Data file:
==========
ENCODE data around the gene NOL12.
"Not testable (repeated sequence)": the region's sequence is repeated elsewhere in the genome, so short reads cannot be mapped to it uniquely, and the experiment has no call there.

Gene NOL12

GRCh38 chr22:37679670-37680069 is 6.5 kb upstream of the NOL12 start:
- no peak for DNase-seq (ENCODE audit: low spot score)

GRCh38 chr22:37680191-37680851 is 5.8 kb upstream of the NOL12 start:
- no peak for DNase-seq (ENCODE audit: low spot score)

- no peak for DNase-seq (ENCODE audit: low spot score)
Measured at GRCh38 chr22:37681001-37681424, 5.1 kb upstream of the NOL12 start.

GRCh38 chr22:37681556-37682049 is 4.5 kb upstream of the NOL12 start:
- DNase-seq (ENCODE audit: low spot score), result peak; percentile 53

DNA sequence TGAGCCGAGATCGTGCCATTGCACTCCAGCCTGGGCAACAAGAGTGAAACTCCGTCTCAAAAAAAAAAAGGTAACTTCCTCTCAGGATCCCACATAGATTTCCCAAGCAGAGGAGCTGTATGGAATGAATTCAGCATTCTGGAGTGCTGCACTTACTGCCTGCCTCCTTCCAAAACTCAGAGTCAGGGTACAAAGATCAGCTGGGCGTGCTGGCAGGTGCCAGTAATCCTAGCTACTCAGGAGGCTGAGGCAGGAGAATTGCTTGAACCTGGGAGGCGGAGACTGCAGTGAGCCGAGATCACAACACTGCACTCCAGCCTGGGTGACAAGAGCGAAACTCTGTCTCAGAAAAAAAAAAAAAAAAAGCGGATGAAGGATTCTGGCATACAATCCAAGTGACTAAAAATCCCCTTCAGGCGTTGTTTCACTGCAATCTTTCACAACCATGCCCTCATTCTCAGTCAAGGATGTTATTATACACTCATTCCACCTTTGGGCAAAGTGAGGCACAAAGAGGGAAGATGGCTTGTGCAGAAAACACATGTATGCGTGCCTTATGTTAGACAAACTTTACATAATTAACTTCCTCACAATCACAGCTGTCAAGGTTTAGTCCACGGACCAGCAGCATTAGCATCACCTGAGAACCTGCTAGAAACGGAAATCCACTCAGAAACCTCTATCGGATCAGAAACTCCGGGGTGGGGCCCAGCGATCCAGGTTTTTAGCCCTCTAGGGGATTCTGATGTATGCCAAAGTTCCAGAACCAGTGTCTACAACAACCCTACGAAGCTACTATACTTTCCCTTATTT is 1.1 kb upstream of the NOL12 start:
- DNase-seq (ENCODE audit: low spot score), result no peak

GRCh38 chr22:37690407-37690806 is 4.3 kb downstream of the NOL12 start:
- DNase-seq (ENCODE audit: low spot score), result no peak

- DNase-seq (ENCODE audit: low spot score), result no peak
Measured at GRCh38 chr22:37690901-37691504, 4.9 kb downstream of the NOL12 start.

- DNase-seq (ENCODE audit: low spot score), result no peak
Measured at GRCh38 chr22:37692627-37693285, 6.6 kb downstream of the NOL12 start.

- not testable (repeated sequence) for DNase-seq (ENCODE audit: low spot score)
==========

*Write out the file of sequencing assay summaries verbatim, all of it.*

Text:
ENCODE data around the gene NOL12.
"Not testable (repeated sequence)": the region's sequence is repeated elsewhere in the genome, so short reads cannot be mapped to it uniquely, and the experiment has no call there.

Gene NOL12

GRCh38 chr22:37679670-37680069 is 6.5 kb upstream of the NOL12 start:
- no peak for DNase-seq (ENCODE audit: low spot score)

GRCh38 chr22:37680191-37680851 is 5.8 kb upstream of the NOL12 start:
- no peak for DNase-seq (ENCODE audit: low spot score)

- no peak for DNase-seq (ENCODE audit: low spot score)
Measured at GRCh38 chr22:37681001-37681424, 5.1 kb upstream of the NOL12 start.

GRCh38 chr22:37681556-37682049 is 4.5 kb upstream of the NOL12 start:
- DNase-seq (ENCODE audit: low spot score), result peak; percentile 53

DNA sequence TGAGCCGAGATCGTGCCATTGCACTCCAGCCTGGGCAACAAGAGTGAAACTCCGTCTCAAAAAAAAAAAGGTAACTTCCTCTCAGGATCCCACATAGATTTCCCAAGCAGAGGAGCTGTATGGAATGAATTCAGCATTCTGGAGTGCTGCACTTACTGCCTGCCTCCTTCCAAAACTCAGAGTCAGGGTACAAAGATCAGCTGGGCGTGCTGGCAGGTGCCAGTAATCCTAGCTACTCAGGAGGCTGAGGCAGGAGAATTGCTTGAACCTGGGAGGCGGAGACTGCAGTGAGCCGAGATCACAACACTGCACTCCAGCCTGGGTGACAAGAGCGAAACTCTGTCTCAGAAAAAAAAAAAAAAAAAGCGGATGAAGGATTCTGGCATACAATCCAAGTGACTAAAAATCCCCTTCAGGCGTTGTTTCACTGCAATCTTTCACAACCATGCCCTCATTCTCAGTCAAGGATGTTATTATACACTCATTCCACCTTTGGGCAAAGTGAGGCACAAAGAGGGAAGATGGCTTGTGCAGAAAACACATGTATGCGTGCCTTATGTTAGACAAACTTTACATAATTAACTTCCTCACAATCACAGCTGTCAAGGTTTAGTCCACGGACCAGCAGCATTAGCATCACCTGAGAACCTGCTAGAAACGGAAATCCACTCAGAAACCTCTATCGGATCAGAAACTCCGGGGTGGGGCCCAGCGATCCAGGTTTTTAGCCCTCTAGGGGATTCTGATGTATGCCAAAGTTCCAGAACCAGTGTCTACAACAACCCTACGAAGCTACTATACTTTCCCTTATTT is 1.1 kb upstream of the NOL12 start:
- DNase-seq (ENCODE audit: low spot score), result no peak

GRCh38 chr22:37690407-37690806 is 4.3 kb downstream of the NOL12 start:
- DNase-seq (ENCODE audit: low spot score), result no peak

- DNase-seq (ENCODE audit: low spot score), result no peak
Measured at GRCh38 chr22:37690901-37691504, 4.9 kb downstream of the NOL12 start.

- DNase-seq (ENCODE audit: low spot score), result no peak
Measured at GRCh38 chr22:37692627-37693285, 6.6 kb downstream of the NOL12 start.

- not testable (repeated sequence) for DNase-seq (ENCODE audit: low spot score)